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http://dx.doi.org/10.1086/656236DOI Listing
October 2010
7 Reads

Croup.

Authors:
David Johnson

BMJ Clin Evid 2009 Mar 10;2009. Epub 2009 Mar 10.

Department of Pediatrics, University of Calgary, Calgary, Alberta, Canada.

Introduction: Croup leads to signs of upper airway obstruction, and must be differentiated from acute epiglottitis, bacterial tracheitis, or an inhaled foreign body. Croup affects about 3% of children a year, usually between the ages of 6 months and 3 years, and 75% of infections are caused by Parainfluenza virus. Symptoms usually resolve within 48 hours, but severe infection can, rarely, lead to pneumonia, and to respiratory failure and arrest. Read More

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http://www.ncbi.nlm.nih.gov/pmc/articles/PMC2907784PMC
March 2009
14 Reads

Tracheostomy in young patients: indications and long-term outcome.

Eur Arch Otorhinolaryngol 2009 May 3;266(5):705-11. Epub 2008 Sep 3.

Department of Otorhinolaryngology Head and Neck Surgery, Friederich Alexander University of Erlangen-Nuremberg, Waldstr. 1, 91054, Erlangen, Germany.

Diagnostic and treatment modalities have changed substantially over the past years in the field of pediatrics and neonatal medicine. As a result, the indications and outcome after tracheostomy in young patients have evolved. The aim of this study is to present our experience with pediatric tracheostomies and provide an up-to-date review of the literature with special focus on current trends. Read More

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http://dx.doi.org/10.1007/s00405-008-0796-4DOI Listing
May 2009
7 Reads

An infant with fever and stridor.

Pediatr Emerg Care 2008 Jan;24(1):46-9

Division of Critical Care Medicine, Cincinnati Children's Hospital Medical Center and Department of Pediatrics, University of Cincinnati College of Medicine, Cincinnati, OH 45229-3039, USA.

The clinical spectrum of infectious causes of upper airway obstruction has changed dramatically in the last few decades, especially after the introduction of vaccines against diphtheria and Haemophilus influenzae. Nevertheless, infectious causes of upper airway obstruction remain an important source of morbidity and potential mortality in the pediatric age group. Physicians caring for children need to be cognizant of the clinical presentation of this group of disorders because prompt recognition and early appropriate treatment are lifesaving. Read More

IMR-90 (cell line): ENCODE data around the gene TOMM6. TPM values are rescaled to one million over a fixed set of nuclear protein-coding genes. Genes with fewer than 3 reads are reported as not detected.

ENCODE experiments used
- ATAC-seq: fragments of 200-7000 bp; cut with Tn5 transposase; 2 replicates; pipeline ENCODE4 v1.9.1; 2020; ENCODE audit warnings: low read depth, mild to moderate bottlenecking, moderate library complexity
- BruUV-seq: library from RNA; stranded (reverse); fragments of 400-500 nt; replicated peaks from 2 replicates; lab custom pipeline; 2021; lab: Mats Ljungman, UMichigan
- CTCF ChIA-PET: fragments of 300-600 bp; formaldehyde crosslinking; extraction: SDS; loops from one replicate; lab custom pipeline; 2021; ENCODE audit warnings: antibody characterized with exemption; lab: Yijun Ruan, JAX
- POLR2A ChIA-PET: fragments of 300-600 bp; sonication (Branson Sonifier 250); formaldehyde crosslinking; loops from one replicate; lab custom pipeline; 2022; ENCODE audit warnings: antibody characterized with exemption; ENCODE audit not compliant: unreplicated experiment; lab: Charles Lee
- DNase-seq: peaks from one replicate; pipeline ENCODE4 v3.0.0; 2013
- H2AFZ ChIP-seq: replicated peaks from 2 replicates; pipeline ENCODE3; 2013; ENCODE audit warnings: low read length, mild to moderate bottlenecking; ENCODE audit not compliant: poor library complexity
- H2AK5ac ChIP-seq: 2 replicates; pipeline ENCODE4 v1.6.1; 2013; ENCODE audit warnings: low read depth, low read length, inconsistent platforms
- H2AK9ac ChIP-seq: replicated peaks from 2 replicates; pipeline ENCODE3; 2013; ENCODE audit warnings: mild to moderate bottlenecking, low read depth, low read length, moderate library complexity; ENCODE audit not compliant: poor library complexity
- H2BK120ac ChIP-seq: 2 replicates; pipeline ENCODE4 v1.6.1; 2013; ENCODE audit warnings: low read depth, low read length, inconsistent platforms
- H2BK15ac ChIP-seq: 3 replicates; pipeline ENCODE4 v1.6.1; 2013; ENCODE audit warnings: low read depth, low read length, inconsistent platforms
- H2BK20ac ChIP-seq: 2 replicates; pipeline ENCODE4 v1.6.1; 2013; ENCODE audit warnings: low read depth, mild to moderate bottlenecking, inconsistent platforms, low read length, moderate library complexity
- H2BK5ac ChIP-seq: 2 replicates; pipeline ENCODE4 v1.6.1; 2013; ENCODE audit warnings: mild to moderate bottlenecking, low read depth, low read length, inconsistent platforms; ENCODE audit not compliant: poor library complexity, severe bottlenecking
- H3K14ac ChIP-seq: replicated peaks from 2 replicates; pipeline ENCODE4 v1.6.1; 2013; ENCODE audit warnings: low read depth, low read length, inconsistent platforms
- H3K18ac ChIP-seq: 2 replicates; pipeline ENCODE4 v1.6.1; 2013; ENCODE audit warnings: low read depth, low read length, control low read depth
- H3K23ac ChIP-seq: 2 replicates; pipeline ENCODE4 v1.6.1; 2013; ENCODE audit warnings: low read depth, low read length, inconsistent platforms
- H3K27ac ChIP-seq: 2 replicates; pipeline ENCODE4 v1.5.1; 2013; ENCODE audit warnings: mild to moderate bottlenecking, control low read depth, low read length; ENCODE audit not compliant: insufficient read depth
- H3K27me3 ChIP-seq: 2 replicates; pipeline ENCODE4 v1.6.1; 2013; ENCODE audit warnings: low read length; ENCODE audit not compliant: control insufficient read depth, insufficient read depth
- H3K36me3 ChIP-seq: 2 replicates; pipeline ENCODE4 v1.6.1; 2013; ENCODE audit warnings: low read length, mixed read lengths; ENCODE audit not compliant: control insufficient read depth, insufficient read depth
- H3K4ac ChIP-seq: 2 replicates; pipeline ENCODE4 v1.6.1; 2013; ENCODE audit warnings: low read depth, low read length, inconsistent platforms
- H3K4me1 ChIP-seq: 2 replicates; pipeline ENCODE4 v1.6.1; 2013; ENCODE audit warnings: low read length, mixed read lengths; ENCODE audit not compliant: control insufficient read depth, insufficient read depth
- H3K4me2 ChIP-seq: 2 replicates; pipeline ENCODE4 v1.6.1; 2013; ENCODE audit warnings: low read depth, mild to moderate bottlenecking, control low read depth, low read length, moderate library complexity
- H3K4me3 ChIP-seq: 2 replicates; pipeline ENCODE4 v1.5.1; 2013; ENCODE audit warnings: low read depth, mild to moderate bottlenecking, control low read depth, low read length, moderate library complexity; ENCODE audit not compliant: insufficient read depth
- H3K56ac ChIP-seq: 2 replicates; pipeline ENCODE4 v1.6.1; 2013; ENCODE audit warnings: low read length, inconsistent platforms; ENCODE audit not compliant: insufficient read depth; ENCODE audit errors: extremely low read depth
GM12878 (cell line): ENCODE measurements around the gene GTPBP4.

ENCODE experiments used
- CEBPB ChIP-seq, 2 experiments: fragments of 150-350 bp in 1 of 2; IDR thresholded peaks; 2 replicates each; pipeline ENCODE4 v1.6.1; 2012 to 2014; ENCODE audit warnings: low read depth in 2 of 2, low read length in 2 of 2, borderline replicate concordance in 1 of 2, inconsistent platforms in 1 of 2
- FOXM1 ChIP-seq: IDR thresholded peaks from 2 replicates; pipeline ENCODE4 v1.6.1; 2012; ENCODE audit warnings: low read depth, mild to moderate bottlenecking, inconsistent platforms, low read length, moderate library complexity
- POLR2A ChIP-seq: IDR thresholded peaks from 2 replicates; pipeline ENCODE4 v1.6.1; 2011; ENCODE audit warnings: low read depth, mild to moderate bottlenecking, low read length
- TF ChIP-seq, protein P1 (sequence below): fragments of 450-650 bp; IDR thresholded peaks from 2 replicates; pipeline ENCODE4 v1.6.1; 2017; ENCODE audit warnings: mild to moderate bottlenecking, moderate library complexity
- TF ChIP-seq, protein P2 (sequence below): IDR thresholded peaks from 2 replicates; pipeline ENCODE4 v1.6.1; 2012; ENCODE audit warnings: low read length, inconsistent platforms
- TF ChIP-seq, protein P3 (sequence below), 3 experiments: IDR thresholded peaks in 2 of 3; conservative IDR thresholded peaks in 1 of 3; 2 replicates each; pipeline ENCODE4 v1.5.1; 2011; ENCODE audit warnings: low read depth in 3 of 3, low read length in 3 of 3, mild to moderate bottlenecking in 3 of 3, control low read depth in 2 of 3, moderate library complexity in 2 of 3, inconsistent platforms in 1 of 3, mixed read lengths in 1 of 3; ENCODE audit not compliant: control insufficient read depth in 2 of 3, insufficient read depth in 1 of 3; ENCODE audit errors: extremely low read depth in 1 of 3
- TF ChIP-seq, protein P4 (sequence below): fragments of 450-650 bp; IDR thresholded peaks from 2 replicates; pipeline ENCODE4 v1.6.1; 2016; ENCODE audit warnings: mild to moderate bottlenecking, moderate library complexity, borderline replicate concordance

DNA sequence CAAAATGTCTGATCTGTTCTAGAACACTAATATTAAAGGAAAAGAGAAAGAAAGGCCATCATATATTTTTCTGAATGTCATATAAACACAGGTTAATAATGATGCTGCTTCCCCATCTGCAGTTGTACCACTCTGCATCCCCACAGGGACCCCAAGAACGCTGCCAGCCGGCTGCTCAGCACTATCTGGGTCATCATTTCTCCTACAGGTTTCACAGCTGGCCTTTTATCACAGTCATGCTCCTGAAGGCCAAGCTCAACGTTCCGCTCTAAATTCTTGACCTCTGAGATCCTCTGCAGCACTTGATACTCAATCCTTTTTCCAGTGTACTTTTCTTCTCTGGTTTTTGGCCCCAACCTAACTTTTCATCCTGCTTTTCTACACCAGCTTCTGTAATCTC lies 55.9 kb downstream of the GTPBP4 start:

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http://dx.doi.org/10.1097/pec.0b013e31815f6f7fDOI Listing
January 2008
6 Reads

Pediatric respiratory infections.

Emerg Med Clin North Am 2007 Nov;25(4):961-79, vi

Division of Emergency Medicine, Rady Children's Hospital, University of California-San Diego, 3020 Children's Way, San Diego, CA 92123, USA.

Pediatric respiratory infections are a common presenting complaint to the emergency department. This article discusses the presentation and management of infectious conditions, including bacterial tracheitis, bronchiolitis, croup, epiglottitis, pertussis, pneumonia, and retropharyngeal abscess. Read More

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http://dx.doi.org/10.1016/j.emc.2007.07.006DOI Listing
November 2007
6 Reads
2 Citations
0.851 Impact Factor

Invasive Haemophilus influenzae infections in children in Kamikawa subprefecture, Hokkaido, Japan, 1996-2005, before the introduction of H. influenzae type b vaccination.

Authors:
Hiroshi Sakata

J Infect Chemother 2007 Feb 26;13(1):30-4. Epub 2007 Feb 26.

Department of Pediatrics, Asahikawa Kosei Hospital, 1-24 Asahikawa, Hokkaido 078-8211, Japan.

We evaluated 52 children with invasive Haemophilus influenzae infection in Kamikawa subprefucture, Hokkaido, Japan between 1996 and 2005. The most frequent disease was meningitis, in 30 children (57.7%), followed by pneumonia in 9 (17. Read More

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http://linkinghub.elsevier.com/retrieve/pii/S1341321X0770884
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http://dx.doi.org/10.1007/s10156-006-0491-6DOI Listing
February 2007
7 Reads

Changing epidemiology of life-threatening upper airway infections: the reemergence of bacterial tracheitis.

Pediatrics 2006 Oct;118(4):1418-21

Division of Pediatric Critical Care Medicine, Department of Pediatrics, University of Colorado School of Medicine, Denver, Colorado, USA.

Objective: As a consequence of evolving medical practice, the epidemiology of potentially life-threatening upper airway infections is changing. We report our experience over 9 years with viral croup, epiglottitis, and bacterial tracheitis.

Patients And Methods: We studied a retrospective case series of patients admitted to Vermont Children's Hospital with potentially life-threatening upper airway infections viral croup, epiglottitis, or bacterial tracheitis between 1997 and 2006. Read More

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http://pediatrics.aappublications.org/cgi/doi/10.1542/peds.2
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http://dx.doi.org/10.1542/peds.2006-0692DOI Listing
October 2006
12 Reads

The dramatic change in the epidemiology of pediatric epiglottitis.

Authors:
Howard Faden

Pediatr Emerg Care 2006 Jun;22(6):443-4

Department of Pediatrics, School of Medicine and Biomedical Sciences, State University of New York at Buffalo, and Division of Infectious Diseases, Women and Children's Hospital of Buffalo, Buffalo, NY 14222, USA.